Be the Guide, Not the Hero

We care deeply for our patient family and are oral-systemic experts.  Because we have invested enormous amounts of time and money in quality education, we know best what people need for strong teeth and a long health span.  Our patients appreciate this and always listen intently to what we tell them they need to do.  They happily reach into their wallets and hand us their credit card.  Right? In my 34 years of clinical experience: Wrong!  People buy what they want, not necessarily what they need.  We must build our communication skills to equip each patient to understand their personal benefits of dental care from an oral-systemic (ad)vantage point.  When they want and trust our expert options, we have the opportunity to provide the highest quality of care.  Be the guide, not the hero.

Utilizing coaching tools is one way to do this.  Motivational Interviewing (MI) is a non-directive communication skill that involves active listening and thoughtful questioning to deepen thinking — allowing patients to find their own solutions.  Developed in part by psychologists William Miller and Stephen Rollnick, this patient-centered approach allows people to feel empowered and responsible enough to act.  I was first exposed to MI during my training at Mayo Clinic in Health and Wellness Coaching and have found that patients really appreciate being respected and listened to.  Unfortunately, that is becoming rare in healthcare settings.  This communication skill allows people to explore and resolve their ambivalence to new ideas.  While we as dental professionals are still in a position and have a responsibility to advise, first things first!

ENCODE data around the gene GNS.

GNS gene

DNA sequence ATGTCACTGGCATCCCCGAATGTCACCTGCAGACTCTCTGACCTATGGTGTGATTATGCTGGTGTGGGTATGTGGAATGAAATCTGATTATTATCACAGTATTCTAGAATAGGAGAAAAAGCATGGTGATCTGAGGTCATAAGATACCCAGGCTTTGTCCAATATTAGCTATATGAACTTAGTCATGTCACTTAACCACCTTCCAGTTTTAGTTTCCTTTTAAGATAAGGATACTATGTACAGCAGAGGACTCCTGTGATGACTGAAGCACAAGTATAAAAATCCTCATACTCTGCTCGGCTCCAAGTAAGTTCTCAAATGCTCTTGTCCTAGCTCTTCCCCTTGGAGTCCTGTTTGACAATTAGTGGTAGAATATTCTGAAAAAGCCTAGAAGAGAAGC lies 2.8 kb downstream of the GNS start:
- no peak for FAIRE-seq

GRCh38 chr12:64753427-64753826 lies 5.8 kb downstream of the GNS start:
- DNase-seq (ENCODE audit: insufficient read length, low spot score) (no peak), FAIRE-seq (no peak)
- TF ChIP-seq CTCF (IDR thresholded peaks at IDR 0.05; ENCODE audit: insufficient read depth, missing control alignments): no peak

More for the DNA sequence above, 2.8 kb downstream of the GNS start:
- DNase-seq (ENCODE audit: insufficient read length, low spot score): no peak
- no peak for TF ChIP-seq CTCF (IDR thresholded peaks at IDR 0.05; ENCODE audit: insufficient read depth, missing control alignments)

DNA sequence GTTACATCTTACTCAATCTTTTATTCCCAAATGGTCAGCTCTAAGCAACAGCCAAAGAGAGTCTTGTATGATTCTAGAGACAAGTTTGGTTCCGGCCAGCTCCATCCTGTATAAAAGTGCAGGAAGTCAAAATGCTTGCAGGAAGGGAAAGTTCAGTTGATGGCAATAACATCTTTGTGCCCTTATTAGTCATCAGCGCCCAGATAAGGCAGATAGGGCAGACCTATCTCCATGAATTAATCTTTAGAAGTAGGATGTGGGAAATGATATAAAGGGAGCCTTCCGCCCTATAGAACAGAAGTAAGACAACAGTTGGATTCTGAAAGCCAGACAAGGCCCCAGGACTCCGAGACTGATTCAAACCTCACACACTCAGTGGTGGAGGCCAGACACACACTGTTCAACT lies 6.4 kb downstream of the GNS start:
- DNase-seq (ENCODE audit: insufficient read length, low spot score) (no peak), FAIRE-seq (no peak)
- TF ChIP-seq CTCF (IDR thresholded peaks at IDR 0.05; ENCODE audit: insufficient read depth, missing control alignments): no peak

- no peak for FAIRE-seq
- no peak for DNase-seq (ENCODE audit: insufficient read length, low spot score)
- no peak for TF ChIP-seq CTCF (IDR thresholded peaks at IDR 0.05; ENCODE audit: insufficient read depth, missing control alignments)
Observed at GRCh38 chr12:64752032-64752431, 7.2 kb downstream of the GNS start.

Begin thinking about asking open-ended questions to start a conversation rather than first giving directives or asking closed questions that can be answered with “yes” or “no.”  Here are three examples to get you started:

  1. What concerns you most about the current direction of your health?
  2. What do you want to be able to do when you are 70?  (Pick an appropriate stage in life and let them dream.)
  3. Tell me about your energy level/quality of sleep/bowel habits.  (Consider this question carefully because they will tell you everything!)

Each of these open-ended questions can start meaningful dialog and help patients open their minds to the benefits of OralDNA® salivary testing.  The amygdala, the emotional area of the brain, controls our instantaneous response, discerning between good or bad, safe or threatening, friend or foe.  Emotional decisions do not typically produce long-term commitment; we want to guide patients to resolve questions with their prefrontal cortex – the area designed for decision making and “executive function.”  When health decisions originate from thoughtful understanding, the patient becomes the hero of their own health trajectory and are highly likely to refer their family and friends for more of your wise guidance. The concrete, objective results from salivary testing visually helps patients arrive at their decisions.

In the sage words of Winston Churchill, “I am always ready to learn although I do not always like being taught.”  Be the guide, not the hero.  It may seem counterintuitive; but, in the long run it cultivates happier and healthier patients.  And that is exactly what creates a good day at the office!

For more information on how to become an OralDNA Provider – scan HERE: 


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